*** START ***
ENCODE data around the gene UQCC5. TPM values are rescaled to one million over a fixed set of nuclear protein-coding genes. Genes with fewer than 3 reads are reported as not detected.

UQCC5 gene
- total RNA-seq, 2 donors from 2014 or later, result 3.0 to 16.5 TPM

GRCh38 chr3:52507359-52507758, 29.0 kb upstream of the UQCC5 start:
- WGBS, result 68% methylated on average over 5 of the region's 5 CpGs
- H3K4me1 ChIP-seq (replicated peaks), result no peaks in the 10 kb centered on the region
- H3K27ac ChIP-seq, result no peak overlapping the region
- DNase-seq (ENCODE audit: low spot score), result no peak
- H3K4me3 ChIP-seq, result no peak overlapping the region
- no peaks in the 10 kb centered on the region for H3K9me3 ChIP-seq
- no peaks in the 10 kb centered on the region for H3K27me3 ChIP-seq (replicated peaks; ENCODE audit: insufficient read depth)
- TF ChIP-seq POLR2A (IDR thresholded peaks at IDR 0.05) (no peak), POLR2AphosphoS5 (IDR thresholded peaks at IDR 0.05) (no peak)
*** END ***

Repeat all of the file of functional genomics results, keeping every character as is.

ENCODE data around the gene UQCC5. TPM values are rescaled to one million over a fixed set of nuclear protein-coding genes. Genes with fewer than 3 reads are reported as not detected.

UQCC5 gene
- total RNA-seq, 2 donors from 2014 or later, result 3.0 to 16.5 TPM

GRCh38 chr3:52507359-52507758, 29.0 kb upstream of the UQCC5 start:
- WGBS, result 68% methylated on average over 5 of the region's 5 CpGs
- H3K4me1 ChIP-seq (replicated peaks), result no peaks in the 10 kb centered on the region
- H3K27ac ChIP-seq, result no peak overlapping the region
- DNase-seq (ENCODE audit: low spot score), result no peak
- H3K4me3 ChIP-seq, result no peak overlapping the region
- no peaks in the 10 kb centered on the region for H3K9me3 ChIP-seq
- no peaks in the 10 kb centered on the region for H3K27me3 ChIP-seq (replicated peaks; ENCODE audit: insufficient read depth)
- TF ChIP-seq POLR2A (IDR thresholded peaks at IDR 0.05) (no peak), POLR2AphosphoS5 (IDR thresholded peaks at IDR 0.05) (no peak)